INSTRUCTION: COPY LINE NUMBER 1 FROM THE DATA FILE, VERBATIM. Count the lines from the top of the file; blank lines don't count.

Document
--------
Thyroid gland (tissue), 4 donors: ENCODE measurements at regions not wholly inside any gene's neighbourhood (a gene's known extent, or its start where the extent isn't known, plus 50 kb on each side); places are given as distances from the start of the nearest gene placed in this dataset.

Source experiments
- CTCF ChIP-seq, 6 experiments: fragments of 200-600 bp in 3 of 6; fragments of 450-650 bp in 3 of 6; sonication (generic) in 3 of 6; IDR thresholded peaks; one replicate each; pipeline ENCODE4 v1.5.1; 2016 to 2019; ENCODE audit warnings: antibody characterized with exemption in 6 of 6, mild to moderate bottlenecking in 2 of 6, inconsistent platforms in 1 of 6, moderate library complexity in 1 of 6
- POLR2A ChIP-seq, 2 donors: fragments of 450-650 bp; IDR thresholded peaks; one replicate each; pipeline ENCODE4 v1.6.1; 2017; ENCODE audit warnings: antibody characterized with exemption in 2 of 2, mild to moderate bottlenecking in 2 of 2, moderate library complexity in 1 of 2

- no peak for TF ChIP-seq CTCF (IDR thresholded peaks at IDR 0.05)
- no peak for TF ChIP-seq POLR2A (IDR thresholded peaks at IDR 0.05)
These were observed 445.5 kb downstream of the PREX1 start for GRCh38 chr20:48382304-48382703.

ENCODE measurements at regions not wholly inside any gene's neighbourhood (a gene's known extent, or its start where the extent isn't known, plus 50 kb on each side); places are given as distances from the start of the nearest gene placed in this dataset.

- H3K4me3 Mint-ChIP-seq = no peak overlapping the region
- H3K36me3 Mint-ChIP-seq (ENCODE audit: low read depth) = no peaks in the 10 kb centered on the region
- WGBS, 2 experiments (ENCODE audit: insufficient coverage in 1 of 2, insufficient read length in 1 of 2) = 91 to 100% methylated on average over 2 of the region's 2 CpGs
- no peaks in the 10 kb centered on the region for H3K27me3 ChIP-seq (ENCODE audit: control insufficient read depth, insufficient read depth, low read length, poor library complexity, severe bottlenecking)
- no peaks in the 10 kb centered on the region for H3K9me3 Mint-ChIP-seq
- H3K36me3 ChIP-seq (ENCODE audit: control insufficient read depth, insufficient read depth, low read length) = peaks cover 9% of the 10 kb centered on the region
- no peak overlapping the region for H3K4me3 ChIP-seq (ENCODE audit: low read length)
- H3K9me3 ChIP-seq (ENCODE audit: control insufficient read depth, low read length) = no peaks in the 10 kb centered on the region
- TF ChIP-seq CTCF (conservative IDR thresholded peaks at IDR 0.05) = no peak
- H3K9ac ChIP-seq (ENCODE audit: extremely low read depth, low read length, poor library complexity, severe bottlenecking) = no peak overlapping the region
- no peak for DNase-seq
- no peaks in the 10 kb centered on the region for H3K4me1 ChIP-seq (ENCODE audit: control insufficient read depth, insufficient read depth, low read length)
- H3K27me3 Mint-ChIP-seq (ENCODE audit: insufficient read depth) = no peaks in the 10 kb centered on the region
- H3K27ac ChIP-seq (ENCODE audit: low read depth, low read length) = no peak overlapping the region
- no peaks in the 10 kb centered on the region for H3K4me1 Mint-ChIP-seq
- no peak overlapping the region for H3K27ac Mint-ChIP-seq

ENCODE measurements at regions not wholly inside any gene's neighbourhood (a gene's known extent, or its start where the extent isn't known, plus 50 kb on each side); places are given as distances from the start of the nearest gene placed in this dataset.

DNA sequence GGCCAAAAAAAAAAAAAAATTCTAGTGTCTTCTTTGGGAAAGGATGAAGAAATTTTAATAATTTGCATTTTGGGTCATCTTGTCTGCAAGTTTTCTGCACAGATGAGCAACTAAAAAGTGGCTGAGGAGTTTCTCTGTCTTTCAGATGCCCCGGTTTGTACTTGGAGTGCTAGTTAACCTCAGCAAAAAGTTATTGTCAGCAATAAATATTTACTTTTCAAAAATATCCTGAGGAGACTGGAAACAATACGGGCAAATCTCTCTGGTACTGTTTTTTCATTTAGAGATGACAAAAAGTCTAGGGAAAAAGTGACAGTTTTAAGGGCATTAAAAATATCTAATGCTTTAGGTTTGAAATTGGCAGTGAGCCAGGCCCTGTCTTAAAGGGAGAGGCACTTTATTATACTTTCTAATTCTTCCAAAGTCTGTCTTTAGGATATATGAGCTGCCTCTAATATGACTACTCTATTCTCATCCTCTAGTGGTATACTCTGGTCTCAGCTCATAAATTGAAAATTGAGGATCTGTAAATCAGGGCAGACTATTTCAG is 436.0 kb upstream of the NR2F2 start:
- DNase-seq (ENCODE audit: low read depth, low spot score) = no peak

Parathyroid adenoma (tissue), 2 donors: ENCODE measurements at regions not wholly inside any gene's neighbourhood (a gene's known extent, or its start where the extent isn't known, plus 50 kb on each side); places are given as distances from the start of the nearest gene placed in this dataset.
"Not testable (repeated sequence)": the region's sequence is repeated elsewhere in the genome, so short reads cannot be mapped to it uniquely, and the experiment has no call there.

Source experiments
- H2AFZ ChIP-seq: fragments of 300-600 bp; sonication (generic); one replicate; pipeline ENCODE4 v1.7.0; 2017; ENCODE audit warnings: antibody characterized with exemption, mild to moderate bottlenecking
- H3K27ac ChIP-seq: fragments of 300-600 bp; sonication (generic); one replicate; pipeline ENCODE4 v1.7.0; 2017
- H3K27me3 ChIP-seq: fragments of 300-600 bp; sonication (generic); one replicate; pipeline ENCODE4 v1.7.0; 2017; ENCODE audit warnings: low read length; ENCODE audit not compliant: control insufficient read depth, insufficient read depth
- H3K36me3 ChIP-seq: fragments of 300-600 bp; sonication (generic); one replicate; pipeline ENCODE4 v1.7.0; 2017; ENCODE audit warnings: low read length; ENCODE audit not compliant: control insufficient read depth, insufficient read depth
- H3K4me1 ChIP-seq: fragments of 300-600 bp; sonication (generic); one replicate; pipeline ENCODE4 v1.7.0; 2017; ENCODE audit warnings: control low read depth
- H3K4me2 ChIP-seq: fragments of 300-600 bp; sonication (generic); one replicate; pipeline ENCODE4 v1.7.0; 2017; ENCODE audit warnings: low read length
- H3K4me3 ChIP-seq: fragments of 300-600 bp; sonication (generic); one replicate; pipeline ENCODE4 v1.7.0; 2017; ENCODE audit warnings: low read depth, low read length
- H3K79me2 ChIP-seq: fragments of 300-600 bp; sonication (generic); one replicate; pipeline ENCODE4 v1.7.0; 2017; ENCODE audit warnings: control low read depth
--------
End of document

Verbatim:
Thyroid gland (tissue), 4 donors: ENCODE measurements at regions not wholly inside any gene's neighbourhood (a gene's known extent, or its start where the extent isn't known, plus 50 kb on each side); places are given as distances from the start of the nearest gene placed in this dataset.